Mobula: Reviving 80s Elegance - The Custom BMW K75 by 72 HKG Performance
Mobula: Reviving 80s Elegance - The Custom BMW K75 by 72 HKG Performance
5w ago Custom
Sponsored by Moto Animals

Incorporating the Essence of the 80s: The Mobula, a Tailored BMW K75 by 72 HKG Performance

Combining robust aesthetics with an unmistakable 80s flair was the guiding vision presented to Spain's 72 HKG Performance by the proprietors of a bespoke BMW K75. Originally belonging to their father, the motorcycle had languished in the garage for several years. With the aspiration of both resurrecting and personalizing it, the idea of customization emerged, a challenge that 72 HKG Performance eagerly embraced.


A dynamic collaboration between established Spanish custom artisans, Antonio (72 Cycles Performance) and Jorge (Hell's Kitchen Garage), 72 HKG Performance has, in their relatively brief partnership, already achieved remarkable feats.

The distinctive hallmark of their craftsmanship, characterized by a blend of muscularity and 80s aesthetics, perfectly aligned with the BMW K75 project. "Finding clients who possess a clear vision of their desires, especially when those visions resonate with our own, is truly gratifying," share Antonio and Jorge. "We all concurred in bestowing the K75 with a renewed lease on life!"


The concept rapidly evolved towards a radical front-end overhaul, featuring updated components, a solo seat, an impressive 180-wide rear tire, and a mono-shock suspension. The design had to strike a balance: visually imposing yet compact and grounded, all while retaining the signature touch of elegance with a hint of rebelliousness that defines 72 HKG's style.

Revamping the classic K75's mechanicals involved sourcing and repurposing a range of components. In a creative blend, Kawasaki ZX-10R upside-down forks and twin Tokico brakes were integrated from a different breed, while alloy wheels borrowed from a BMW R1100 elevated the visual and functional aspect.


At the rear, Antonio and Jorge executed a technique employed in a prior BMW K75 custom project. By ingeniously combining the driveshaft of a BMW R850 with custom fabrication, they successfully transplanted the R1100's single-sided swingarm. "Having successfully executed this approach before, we were confident in its effectiveness, leading us to replicate it," they elaborate.


The R1100 also contributed its rear brake and shock to the K75. The only requisite was relocating the upper shock mount to accommodate the R-series setup. In response, a new subframe was designed, although with one notable stipulation: "In Spain, modifying the central triangle of the BMW K is subject to legal restrictions. Hence, we consistently seek inventive strategies to bypass homologation issues. This time, we crafted a tubular subframe that ingeniously intersects the original structure, ensuring a seamless visual flow from front to rear."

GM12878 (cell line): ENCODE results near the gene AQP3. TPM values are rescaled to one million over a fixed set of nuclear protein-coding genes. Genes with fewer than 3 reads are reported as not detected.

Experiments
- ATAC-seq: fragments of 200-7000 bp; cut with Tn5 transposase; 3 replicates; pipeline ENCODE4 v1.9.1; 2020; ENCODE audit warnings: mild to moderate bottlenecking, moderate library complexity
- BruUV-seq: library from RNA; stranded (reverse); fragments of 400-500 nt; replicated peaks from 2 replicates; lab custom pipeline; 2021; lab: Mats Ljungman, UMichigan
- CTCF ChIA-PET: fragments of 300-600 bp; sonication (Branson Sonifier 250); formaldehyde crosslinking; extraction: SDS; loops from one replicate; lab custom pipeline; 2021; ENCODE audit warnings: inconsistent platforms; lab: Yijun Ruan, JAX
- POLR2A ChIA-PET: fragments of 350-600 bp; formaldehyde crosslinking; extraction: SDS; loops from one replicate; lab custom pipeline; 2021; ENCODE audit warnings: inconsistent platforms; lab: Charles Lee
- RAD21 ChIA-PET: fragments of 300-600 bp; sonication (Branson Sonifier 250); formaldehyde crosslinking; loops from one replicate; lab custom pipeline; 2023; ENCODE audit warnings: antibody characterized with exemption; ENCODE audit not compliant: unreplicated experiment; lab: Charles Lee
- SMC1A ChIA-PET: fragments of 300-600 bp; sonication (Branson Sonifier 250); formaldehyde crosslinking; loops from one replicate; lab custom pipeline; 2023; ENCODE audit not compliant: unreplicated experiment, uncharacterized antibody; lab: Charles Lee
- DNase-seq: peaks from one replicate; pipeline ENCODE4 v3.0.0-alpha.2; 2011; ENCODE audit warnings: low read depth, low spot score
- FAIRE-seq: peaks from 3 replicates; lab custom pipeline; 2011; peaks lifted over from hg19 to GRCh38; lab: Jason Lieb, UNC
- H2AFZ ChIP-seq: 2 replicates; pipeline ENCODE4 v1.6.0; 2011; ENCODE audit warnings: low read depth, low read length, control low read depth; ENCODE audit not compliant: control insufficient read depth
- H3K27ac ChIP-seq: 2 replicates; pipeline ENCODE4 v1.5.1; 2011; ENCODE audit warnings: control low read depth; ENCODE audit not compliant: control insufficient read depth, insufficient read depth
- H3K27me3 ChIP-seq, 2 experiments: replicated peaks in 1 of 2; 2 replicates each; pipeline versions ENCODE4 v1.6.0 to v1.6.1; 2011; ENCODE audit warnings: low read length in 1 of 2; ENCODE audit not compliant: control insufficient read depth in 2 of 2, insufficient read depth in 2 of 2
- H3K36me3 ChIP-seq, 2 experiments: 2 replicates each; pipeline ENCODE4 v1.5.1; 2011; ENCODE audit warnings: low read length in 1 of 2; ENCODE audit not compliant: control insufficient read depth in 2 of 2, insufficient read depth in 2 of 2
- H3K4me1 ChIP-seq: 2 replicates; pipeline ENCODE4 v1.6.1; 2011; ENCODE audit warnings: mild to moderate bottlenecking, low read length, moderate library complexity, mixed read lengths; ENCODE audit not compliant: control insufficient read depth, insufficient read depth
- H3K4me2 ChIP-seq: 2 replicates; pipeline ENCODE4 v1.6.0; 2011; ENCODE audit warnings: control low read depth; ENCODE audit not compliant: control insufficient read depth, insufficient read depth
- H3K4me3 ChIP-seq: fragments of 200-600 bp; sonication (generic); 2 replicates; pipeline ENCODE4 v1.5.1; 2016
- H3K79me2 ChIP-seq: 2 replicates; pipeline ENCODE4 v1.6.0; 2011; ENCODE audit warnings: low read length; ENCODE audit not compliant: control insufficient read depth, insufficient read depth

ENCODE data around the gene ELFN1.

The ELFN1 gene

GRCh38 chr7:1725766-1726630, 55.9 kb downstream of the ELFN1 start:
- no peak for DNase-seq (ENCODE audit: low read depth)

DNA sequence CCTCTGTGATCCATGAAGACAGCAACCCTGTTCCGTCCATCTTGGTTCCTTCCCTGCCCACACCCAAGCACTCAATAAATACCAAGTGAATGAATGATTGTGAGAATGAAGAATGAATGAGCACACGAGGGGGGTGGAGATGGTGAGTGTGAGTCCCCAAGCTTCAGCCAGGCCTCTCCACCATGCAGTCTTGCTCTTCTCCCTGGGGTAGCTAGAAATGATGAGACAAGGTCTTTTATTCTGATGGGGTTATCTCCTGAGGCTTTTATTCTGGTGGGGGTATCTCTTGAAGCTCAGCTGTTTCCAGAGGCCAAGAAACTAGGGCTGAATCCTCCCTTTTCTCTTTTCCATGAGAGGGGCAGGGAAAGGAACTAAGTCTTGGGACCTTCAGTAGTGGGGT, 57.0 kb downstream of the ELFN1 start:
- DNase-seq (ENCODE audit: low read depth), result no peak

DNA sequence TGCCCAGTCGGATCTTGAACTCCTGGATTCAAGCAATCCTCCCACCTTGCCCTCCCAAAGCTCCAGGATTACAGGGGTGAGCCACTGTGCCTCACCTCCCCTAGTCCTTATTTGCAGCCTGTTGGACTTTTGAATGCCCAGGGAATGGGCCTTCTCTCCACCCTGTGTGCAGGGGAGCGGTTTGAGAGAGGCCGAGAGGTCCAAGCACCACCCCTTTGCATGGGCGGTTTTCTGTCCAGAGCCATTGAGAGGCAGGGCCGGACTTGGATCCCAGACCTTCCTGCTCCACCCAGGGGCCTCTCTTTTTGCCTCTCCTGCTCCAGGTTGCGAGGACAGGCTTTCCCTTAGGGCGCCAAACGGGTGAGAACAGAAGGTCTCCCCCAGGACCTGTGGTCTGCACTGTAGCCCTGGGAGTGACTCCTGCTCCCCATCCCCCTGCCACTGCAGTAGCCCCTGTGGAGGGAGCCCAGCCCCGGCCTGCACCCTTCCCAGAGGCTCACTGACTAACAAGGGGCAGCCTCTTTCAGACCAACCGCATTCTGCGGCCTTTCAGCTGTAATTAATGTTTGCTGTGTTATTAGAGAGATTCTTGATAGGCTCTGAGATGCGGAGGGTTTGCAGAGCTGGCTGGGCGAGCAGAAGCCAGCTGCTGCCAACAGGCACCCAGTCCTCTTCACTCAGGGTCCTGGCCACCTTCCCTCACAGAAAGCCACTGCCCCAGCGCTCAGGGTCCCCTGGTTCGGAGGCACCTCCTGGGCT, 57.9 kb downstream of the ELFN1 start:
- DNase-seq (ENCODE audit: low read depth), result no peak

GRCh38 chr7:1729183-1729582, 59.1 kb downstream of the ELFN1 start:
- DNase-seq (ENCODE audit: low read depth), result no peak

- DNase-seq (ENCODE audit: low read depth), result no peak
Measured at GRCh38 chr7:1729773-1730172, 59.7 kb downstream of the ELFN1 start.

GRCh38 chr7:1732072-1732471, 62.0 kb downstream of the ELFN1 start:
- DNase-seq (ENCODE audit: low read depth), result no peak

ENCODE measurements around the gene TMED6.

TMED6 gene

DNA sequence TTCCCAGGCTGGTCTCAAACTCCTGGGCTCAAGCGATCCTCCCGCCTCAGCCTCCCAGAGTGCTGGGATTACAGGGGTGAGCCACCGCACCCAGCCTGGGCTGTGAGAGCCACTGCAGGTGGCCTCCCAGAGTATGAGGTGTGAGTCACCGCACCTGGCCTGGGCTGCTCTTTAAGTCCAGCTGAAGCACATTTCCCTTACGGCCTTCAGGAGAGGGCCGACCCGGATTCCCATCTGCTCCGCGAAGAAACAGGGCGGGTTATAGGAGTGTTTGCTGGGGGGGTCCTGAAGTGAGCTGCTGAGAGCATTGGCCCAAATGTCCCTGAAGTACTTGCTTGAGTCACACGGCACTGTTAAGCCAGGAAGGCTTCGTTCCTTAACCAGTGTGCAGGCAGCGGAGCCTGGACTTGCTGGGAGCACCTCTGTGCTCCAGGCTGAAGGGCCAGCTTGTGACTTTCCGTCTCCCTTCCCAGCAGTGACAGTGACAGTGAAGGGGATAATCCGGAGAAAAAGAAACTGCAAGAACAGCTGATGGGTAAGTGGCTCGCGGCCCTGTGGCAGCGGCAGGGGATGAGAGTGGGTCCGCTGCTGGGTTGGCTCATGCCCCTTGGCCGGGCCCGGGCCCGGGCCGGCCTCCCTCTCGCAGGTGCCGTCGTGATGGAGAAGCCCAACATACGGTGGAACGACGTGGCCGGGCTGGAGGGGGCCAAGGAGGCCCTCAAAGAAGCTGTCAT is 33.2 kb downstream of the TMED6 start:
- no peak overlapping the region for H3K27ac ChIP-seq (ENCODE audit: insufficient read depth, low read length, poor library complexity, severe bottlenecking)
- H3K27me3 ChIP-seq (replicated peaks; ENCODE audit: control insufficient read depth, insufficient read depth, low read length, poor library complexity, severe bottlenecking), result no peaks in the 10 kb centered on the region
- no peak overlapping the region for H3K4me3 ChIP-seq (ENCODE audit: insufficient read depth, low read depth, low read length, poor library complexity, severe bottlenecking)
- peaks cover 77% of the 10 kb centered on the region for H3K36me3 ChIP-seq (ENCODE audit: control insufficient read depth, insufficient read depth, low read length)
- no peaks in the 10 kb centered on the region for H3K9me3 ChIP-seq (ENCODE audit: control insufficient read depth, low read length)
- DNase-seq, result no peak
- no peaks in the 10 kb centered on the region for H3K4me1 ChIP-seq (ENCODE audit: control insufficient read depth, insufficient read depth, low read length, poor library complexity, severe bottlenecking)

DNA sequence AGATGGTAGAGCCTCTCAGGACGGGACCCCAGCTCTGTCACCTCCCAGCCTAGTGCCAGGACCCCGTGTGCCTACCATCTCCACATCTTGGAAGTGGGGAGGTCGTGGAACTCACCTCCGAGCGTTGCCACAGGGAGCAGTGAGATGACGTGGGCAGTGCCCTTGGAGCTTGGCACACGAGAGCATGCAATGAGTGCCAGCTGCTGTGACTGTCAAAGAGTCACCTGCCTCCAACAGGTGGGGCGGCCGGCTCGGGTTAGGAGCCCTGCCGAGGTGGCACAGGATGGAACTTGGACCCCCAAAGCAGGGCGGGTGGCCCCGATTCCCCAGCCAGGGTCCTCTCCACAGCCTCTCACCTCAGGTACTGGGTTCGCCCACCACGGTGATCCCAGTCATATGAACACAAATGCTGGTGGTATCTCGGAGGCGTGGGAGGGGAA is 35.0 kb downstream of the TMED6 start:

This innovative tactic resulted in one of the most impeccably integrated subframes observed in a K75 café racer. The front end features custom-made side panels that seamlessly blend into the OEM fuel tank, establishing a visual foundation that extends to the tail section. At the rear, a new seat complements a meticulously handcrafted bum stop, subtly echoing the geometric aesthetics of 80s sportbikes.


Employing a blend of fiberglass and carbon fiber, 72 HKG shaped the tail bump and front fender, producing a harmonious fusion of materials. The bike's sizeable belly pan, which drew inspiration from its distinctive frontal appearance, led to the affectionate moniker 'Mobula,' referencing a type of ray. This motif extended to the BMW's 3D-printed 'aero' winglets.

Motogadget electronics found favor with Antonio and Jorge, resulting in a reconfigured K75 centered around the company's mo.unit blue control box, equipped with Bluetooth capability and wireless RFID ignition. A Motogadget speedometer discreetly resides behind a streamlined windshield. The cockpit also embraces new clip-ons, grips, controls, and switches, alongside custom-crafted rear-set foot controls.


The path ahead is illuminated by an LED headlight, complemented by a slender LED taillight strip seamlessly embedded in the tail section. A bracket on the swingarm accommodates the license plate and rear turn signals, masterfully concealing the associated wiring.

Among the consistent triumphs of 72 HKG's endeavors is their adeptness in livery selection. The BMW K75 under consideration upholds this tradition, its foundation cloaked in Mini's 'Rooftop Grey Metallic,' adorned with sporty pistachio accents mirrored in the contrast stitching of the seat. The combination, though unconventional, exudes a tasteful charm.


The project concludes with a robust three-into-one exhaust system culminating in an upturned muffler, amplifying the K75's nostalgic sportbike vibe.

Beyond its enhanced aesthetics, the mid-80s K75 underwent a substantial weight reduction, now tipping the scales at 204 kilograms [450 lbs], with an extended wheelbase by two inches. Antonio and Jorge joyfully attest to its improved road manners and heightened stability, making it not just a performer but also a head-turner wherever it journeys.

Credit: bikeexif

#CustomMoto #BMW #K75

72 HKG Performance | Images by Eduardo Recuero


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